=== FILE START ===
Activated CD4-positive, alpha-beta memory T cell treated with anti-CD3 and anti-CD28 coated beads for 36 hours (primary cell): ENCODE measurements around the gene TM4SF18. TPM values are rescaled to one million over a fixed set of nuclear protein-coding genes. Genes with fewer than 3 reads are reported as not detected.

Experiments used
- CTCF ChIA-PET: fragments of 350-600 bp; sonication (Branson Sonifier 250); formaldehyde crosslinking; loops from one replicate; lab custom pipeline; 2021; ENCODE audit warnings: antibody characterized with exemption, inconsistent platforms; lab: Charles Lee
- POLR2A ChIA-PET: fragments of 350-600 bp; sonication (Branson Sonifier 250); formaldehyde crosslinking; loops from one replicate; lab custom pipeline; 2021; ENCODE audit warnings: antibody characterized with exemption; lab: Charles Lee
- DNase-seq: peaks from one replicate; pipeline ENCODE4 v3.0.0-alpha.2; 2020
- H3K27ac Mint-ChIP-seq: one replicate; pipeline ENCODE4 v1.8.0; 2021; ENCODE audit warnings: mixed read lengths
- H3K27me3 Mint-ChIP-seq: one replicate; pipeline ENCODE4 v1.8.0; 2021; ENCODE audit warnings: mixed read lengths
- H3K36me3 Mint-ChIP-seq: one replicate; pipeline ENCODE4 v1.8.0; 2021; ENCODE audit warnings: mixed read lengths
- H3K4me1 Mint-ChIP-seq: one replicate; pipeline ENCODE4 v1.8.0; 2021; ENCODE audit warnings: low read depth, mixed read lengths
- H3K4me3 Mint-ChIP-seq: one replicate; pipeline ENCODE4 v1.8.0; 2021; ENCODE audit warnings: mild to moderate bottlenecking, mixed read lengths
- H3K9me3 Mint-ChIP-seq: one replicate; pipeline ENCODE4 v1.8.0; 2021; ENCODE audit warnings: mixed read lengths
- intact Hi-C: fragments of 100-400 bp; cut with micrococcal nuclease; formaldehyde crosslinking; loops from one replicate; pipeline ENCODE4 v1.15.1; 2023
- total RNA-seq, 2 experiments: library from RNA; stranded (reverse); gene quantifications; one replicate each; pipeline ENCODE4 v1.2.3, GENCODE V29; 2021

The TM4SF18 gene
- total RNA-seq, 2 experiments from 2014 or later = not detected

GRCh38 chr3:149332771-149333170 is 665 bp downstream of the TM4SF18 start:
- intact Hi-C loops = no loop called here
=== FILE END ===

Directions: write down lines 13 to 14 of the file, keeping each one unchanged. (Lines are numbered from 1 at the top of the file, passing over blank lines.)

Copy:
- total RNA-seq, 2 experiments: library from RNA; stranded (reverse); gene quantifications; one replicate each; pipeline ENCODE4 v1.2.3, GENCODE V29; 2021

The TM4SF18 gene